Key takeaways from our forecasts
Although the total number of confirmed cases is still very alarming in many other countries, exponential growth has slowed. From the major countries and regions that we are tracking, we can see that:
- Infection rates have been declining to near 0 for major Asian countries
- Infection rates in the US and Italy are decelerating but are still high
- Spain is improving but UK’s infection rates continue to accelerate
In countries where the rate of infection continues to sharply rise, there are two possible scenarios that are likely to occur:
- There is a complete nation-wide mandatory lockdown, where citizens are placed in a 14 to 21-day incubation period since the last infected person. Here, we can assume that most major services have closed. It is only once this period passes; can the spread of infection be presumed to have stopped.
- Since it is highly unlikely for scenario 1 to play out, we may also see the entire population get infected or build antibodies, which then implies the virus has become part of the community.
How the US can proceed to phase comeback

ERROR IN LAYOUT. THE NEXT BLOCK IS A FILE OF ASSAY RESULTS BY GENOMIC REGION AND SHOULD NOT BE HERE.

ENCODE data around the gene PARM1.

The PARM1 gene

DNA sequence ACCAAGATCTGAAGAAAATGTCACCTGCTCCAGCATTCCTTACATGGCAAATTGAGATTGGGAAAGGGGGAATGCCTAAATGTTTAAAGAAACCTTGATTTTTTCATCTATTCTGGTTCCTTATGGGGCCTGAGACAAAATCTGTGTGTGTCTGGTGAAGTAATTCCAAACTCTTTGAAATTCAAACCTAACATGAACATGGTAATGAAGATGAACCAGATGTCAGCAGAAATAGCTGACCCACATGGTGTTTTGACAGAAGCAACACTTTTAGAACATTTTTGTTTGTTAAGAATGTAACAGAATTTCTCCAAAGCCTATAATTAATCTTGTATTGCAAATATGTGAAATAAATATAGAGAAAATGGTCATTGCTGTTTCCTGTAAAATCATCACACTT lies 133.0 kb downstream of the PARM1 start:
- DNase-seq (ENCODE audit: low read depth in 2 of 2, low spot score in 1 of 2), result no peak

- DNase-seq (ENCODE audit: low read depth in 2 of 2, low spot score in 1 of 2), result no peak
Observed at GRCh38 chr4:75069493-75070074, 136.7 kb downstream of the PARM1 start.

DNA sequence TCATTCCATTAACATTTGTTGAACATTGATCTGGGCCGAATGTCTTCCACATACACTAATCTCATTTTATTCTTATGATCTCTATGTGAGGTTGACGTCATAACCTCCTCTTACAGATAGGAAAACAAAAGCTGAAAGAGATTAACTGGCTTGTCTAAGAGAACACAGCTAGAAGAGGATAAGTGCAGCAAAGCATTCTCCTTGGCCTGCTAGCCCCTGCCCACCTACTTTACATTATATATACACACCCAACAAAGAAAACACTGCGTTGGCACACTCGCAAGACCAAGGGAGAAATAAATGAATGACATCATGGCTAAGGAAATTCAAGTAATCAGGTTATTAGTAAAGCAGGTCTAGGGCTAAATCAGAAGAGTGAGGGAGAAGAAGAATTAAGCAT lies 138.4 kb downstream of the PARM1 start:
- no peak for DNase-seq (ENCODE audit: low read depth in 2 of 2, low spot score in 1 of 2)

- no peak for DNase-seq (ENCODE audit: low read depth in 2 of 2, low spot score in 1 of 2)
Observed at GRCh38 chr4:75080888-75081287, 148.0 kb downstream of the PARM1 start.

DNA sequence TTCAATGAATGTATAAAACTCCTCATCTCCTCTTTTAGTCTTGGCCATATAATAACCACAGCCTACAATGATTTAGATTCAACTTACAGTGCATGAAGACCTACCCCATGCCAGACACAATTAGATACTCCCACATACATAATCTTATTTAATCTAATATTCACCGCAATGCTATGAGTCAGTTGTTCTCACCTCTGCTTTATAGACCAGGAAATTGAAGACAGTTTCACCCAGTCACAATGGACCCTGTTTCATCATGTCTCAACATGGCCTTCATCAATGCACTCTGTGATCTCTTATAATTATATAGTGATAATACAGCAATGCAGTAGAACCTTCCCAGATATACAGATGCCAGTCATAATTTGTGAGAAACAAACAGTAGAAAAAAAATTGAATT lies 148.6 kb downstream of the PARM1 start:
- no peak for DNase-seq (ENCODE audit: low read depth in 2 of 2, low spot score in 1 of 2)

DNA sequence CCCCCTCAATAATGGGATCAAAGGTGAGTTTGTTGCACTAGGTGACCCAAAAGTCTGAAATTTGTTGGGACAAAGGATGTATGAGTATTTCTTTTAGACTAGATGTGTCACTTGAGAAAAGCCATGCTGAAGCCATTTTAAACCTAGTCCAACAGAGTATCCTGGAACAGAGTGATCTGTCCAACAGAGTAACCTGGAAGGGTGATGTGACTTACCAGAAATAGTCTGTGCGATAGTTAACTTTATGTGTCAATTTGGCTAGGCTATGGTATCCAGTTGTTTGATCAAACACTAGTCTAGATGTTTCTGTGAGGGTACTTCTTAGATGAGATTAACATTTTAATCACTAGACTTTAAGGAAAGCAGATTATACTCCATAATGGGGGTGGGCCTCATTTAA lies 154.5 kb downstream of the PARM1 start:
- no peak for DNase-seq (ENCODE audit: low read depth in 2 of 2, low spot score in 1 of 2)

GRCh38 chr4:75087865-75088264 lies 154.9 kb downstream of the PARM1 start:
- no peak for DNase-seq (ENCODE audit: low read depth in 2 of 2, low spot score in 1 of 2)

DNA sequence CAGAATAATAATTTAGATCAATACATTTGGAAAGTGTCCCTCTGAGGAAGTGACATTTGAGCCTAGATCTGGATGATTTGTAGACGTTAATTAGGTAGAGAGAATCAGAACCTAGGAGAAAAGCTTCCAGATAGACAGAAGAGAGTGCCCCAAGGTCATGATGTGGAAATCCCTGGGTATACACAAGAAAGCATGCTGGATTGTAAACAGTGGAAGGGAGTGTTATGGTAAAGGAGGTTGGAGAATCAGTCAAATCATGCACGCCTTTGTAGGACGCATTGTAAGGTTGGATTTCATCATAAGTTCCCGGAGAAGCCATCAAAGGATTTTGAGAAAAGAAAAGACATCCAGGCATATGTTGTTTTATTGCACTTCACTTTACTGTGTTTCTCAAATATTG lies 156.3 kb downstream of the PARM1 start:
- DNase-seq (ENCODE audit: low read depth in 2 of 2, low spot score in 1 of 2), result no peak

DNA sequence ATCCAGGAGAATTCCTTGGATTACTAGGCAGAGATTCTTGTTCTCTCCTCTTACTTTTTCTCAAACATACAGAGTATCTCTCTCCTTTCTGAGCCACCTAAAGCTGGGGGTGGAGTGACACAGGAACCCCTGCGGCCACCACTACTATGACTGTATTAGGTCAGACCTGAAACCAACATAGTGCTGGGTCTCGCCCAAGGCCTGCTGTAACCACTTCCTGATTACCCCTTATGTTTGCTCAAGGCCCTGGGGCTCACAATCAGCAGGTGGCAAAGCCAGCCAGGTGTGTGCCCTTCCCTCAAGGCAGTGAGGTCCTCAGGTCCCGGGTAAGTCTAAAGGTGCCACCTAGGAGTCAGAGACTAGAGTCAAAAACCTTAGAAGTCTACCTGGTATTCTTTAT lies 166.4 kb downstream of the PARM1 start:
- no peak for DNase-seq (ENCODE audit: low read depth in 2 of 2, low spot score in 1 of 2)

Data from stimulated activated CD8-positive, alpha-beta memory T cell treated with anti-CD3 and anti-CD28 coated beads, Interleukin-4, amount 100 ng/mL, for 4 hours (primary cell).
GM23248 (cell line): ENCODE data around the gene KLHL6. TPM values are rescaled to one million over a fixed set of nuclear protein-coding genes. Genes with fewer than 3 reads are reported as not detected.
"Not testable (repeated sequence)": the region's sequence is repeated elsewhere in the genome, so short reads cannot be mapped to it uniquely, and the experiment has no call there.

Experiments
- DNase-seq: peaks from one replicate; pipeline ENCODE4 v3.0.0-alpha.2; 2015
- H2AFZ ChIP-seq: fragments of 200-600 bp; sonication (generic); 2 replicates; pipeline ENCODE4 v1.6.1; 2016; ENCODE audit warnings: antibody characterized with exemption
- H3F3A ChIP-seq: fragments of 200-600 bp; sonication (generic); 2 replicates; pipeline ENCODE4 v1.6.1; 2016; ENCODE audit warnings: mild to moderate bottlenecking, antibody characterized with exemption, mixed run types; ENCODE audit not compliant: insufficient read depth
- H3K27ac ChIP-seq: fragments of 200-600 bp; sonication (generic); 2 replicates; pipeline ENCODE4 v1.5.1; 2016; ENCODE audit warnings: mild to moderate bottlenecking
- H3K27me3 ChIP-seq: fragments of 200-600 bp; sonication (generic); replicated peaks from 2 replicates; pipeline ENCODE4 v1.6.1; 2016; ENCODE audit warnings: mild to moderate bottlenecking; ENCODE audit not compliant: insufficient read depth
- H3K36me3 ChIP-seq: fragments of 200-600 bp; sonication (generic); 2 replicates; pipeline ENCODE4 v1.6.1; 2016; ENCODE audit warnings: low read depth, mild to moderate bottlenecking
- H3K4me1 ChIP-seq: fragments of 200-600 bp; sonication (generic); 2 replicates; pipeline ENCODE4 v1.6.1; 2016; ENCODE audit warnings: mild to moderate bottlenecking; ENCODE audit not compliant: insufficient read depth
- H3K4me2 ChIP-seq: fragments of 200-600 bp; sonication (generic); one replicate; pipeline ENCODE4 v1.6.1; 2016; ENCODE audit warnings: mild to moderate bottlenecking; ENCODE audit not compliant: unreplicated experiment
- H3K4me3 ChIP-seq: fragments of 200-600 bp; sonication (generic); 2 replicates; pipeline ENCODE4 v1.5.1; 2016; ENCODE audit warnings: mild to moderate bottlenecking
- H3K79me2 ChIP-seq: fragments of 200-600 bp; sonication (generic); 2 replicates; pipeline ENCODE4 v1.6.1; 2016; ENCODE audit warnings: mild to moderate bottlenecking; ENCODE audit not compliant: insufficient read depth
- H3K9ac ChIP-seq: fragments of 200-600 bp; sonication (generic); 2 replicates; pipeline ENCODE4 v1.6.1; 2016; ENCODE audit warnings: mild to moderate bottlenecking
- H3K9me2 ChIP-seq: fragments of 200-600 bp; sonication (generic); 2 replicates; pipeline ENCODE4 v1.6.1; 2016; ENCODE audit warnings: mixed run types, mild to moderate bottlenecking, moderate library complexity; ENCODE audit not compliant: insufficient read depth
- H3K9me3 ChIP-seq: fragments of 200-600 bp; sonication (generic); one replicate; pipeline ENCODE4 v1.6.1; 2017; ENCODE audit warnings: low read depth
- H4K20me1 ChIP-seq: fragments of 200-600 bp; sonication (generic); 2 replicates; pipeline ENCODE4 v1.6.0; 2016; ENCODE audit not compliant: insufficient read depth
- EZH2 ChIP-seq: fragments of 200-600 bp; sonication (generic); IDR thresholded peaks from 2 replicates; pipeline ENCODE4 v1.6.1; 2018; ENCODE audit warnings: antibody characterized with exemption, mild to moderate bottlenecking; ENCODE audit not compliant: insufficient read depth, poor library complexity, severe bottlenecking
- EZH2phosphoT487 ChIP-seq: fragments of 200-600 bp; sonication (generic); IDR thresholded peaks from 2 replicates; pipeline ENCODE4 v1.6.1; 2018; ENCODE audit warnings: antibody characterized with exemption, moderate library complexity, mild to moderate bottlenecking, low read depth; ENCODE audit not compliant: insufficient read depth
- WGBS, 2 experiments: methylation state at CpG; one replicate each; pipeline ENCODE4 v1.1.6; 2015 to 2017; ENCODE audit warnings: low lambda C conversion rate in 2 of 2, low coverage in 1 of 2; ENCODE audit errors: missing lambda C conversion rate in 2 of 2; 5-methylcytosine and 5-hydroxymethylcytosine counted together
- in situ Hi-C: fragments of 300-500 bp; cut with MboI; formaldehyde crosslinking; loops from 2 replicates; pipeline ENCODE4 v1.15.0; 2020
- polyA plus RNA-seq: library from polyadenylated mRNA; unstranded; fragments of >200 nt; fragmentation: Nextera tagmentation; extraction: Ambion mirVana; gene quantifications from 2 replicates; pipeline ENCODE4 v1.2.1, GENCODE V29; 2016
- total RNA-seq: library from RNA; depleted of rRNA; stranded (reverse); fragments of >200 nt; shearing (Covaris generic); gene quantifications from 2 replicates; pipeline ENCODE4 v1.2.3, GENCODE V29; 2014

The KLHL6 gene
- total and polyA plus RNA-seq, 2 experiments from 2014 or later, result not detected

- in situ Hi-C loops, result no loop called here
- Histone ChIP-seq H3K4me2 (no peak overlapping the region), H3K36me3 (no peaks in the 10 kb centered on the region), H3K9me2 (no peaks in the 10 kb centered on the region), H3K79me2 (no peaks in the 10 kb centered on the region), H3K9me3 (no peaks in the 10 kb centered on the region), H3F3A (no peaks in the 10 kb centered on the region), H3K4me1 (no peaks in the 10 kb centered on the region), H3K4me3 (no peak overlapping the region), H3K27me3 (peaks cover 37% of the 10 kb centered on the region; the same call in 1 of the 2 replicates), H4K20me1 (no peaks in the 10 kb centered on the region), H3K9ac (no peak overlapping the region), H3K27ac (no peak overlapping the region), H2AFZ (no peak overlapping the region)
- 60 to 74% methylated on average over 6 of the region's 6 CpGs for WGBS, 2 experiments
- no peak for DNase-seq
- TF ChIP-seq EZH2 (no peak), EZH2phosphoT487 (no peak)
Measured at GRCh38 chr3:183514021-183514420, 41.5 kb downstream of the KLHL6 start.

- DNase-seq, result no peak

According to the US White House’s Opening America plan, state governments are expected to report a downward trajectory of COVID-like syndromic cases within a
14-day period and demonstrate a lack of influenza-like illnesses within the same timeframe before they can start with opening America again in phases.
How data is helping retailers and the supply chain
There is an overwhelming number of devices out in the world today, with each one of these serving as a way for consumers to collect and share information. This has allowed retailers access to a treasure trove of data available to study and better understand their consumers.
In today’s post-pandemic world, retailers and brands can no longer depend on traditional methods to create demand plans. They must begin tracking, absorbing, and analyzing data to make more holistic informed decisions, and accelerate digital transformation with their supply chains.
With sociopolitical changes and economic instability at every corner, learning how to manage inventory, along with cashflow has become the primary concern for retailers. For retailers, some options they can consider include:
- What orders can be put away for next season?
- Can the garment be altered so that it could be sold during a different season?
- Can any evergreen product lines be expanded?
- Is it possible to create a brand diffusion line?
- What data points can help me plan inventory that will be required for the next 3 quarters?
Questions like these are what have become top-of-mind for retailers and brands in these post-pandemic times. Knowing exactly what merchandise can be salvaged and knowing what customers want to buy are problems that can be solved with the help of AI.